Study size has typically been planned based on statistical power and therefore has been heavily influenced by the philosophy of statistical hypothesis testing. A worthwhile alternative is to plan study size based on precision, for example by aiming to obtain a desired width of a confidence interval for the targeted effect. This article presents formulas for planning the size of an epidemiologic study based on the desired precision of the basic epidemiologic effect measures.
From the aResearch Triangle Institute, Research Triangle Park, NC
bBoston University School of Public Health, Boston, MA
cDepartment of Epidemiology and Department of Statistics, University of California, Los Angeles, CA.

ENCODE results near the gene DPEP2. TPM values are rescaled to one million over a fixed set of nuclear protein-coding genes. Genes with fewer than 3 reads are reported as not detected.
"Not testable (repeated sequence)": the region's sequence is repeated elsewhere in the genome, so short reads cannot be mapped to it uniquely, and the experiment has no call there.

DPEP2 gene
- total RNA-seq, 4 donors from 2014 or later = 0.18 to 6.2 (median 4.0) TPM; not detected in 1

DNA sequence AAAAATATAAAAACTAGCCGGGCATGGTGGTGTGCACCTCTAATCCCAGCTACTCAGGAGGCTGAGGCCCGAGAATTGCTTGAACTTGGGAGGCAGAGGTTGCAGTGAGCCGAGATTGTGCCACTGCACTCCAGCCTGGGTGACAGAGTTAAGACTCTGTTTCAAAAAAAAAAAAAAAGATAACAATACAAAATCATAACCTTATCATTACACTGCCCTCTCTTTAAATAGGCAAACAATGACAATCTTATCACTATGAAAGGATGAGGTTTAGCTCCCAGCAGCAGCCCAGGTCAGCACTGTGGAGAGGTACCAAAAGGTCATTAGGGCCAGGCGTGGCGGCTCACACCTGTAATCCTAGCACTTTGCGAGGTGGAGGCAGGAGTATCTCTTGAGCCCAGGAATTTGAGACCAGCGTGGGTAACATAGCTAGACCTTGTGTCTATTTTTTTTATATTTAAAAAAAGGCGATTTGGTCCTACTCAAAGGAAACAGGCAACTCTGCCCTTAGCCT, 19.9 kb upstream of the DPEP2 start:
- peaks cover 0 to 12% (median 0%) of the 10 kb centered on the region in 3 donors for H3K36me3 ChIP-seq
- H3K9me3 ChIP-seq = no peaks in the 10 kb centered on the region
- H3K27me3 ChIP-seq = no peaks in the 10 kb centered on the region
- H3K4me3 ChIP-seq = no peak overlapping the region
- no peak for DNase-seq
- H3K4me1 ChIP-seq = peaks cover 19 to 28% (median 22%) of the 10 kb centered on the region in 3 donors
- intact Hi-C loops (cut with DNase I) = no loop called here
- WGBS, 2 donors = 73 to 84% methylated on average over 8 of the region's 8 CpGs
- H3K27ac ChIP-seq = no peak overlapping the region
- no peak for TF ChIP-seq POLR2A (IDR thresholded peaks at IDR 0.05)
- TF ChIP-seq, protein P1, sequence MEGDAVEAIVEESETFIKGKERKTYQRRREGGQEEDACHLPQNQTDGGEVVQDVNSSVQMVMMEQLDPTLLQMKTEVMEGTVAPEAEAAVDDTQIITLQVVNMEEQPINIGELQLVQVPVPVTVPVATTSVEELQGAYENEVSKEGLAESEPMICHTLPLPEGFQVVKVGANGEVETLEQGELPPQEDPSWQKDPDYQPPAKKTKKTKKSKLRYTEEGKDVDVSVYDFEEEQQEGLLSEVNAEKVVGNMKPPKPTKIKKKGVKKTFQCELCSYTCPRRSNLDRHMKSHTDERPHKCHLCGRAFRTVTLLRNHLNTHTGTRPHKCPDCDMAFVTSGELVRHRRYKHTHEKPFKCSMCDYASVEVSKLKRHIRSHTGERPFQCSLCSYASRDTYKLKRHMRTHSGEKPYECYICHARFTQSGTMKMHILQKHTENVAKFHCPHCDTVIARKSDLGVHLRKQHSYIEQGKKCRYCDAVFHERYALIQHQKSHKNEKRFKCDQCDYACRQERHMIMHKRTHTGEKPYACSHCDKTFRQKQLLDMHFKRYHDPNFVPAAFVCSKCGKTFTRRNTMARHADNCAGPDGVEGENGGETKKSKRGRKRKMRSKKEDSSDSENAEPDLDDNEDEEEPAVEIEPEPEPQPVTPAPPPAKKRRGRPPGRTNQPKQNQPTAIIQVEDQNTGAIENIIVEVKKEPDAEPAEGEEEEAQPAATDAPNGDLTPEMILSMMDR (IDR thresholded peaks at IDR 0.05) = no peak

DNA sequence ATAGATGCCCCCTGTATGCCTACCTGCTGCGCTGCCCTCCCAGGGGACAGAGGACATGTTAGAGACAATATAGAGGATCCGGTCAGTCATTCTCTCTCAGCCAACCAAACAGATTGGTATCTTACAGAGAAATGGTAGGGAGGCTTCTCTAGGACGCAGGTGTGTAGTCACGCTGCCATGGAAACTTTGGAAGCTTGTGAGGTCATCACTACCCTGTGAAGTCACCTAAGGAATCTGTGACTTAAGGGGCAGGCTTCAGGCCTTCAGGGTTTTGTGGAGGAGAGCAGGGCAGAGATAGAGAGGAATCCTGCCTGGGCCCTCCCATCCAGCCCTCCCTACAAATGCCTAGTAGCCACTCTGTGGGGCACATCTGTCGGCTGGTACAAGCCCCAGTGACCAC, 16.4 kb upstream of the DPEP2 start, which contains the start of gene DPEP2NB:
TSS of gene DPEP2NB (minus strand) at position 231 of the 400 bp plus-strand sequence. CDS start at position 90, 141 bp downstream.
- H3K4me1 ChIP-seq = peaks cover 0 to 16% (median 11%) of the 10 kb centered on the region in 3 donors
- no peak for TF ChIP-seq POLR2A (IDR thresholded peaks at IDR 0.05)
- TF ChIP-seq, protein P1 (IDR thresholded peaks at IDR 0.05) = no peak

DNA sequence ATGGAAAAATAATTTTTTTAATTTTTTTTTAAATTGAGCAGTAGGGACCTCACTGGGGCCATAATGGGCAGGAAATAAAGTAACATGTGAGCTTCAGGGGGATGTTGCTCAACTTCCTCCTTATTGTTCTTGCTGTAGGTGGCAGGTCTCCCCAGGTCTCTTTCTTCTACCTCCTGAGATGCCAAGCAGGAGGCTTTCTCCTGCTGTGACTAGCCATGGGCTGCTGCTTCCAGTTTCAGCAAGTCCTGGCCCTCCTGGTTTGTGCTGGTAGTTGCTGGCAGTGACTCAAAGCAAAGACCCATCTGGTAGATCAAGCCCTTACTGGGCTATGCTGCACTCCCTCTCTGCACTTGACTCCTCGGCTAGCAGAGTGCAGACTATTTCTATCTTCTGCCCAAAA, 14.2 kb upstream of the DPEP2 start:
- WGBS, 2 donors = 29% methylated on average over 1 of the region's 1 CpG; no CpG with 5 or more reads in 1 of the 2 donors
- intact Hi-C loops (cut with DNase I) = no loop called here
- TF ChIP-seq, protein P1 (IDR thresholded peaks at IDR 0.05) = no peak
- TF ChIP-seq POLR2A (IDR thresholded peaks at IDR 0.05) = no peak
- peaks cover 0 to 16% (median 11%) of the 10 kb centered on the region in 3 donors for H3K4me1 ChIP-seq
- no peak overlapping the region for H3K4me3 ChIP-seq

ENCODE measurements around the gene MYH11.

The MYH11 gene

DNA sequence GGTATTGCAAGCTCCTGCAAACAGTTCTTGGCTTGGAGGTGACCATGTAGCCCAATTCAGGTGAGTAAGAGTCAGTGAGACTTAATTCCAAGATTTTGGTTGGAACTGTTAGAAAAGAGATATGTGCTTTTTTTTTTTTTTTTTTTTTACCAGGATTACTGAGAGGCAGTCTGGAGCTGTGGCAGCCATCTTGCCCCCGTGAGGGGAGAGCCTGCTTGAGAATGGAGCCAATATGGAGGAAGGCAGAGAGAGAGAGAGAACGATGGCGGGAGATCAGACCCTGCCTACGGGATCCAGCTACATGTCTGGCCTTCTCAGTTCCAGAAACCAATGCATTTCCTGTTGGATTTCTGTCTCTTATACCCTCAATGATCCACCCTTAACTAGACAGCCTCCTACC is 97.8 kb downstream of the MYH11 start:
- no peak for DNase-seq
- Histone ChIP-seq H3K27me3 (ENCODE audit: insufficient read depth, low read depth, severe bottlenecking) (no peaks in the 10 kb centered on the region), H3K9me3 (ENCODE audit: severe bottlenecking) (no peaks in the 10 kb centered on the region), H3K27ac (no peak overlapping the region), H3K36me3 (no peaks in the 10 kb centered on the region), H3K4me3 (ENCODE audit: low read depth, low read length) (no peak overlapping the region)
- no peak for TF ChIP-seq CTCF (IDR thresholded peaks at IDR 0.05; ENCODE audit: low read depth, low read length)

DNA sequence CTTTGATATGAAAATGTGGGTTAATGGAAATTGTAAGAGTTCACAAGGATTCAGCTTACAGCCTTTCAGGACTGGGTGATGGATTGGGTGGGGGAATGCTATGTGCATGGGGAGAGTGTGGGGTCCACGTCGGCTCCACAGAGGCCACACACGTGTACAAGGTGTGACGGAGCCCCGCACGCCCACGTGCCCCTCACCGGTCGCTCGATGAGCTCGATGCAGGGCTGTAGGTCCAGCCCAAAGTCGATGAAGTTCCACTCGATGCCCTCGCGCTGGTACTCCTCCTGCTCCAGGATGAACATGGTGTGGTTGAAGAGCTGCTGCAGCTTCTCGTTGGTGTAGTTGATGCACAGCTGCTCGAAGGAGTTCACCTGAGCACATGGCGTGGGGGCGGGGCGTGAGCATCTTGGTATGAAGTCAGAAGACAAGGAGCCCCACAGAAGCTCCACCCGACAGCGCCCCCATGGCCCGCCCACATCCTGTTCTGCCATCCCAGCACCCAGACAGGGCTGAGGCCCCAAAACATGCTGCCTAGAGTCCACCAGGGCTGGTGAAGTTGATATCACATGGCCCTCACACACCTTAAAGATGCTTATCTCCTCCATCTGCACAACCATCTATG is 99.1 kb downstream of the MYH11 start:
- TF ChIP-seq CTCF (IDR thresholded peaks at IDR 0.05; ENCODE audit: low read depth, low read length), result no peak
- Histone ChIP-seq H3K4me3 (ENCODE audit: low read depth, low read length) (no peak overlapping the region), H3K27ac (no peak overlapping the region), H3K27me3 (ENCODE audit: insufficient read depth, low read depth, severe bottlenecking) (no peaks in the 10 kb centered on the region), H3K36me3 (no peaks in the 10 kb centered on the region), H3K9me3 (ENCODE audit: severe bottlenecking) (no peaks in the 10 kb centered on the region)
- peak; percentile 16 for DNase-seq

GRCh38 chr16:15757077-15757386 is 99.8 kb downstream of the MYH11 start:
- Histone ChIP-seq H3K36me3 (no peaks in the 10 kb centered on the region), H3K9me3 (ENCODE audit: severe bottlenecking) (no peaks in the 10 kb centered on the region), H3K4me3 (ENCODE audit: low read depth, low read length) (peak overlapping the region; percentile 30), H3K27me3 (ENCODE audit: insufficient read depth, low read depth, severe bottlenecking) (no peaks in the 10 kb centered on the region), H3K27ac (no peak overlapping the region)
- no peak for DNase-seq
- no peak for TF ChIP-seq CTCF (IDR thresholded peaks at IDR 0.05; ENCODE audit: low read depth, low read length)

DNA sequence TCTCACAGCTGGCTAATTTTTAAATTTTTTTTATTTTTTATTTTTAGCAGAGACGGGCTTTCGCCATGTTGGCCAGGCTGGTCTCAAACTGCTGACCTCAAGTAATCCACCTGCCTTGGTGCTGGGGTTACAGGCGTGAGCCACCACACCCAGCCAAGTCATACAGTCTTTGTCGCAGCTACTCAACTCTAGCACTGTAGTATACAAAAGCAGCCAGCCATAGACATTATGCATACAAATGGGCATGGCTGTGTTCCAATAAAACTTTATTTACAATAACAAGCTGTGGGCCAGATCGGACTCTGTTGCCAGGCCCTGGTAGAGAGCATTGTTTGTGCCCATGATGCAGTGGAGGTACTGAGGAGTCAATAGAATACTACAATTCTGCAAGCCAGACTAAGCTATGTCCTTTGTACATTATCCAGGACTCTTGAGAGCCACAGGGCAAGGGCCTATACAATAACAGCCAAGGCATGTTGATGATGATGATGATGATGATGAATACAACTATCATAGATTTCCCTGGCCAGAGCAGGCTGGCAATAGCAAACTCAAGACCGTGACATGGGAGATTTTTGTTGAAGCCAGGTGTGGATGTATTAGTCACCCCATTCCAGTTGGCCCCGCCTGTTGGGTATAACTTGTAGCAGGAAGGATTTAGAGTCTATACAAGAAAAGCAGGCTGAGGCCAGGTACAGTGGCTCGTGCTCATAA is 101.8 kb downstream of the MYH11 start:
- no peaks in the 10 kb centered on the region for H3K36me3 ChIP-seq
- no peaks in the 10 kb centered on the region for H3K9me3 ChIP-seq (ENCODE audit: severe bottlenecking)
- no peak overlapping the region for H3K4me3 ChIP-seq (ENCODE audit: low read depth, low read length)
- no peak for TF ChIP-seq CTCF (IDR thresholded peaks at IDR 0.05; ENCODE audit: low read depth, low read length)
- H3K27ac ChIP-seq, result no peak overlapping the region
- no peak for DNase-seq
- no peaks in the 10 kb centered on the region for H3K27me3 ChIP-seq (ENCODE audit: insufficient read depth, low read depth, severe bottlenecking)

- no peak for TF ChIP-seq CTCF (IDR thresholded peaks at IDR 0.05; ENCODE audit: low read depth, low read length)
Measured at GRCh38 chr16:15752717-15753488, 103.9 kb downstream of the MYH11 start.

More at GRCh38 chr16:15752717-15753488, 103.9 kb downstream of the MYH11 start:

Submitted December 26, 2017; accepted May 30, 2018.
The authors report no conflicts of interest.
Supplemental digital content is available through direct URL citations in the HTML and PDF versions of this article (www.epidem.com).
Correspondence: Kenneth J. Rothman, Epidemiology, RTI Health Solutions, 200 Park Offices Drive, Research Triangle Park, NC 27709. E-mail: KRothman@rti.org.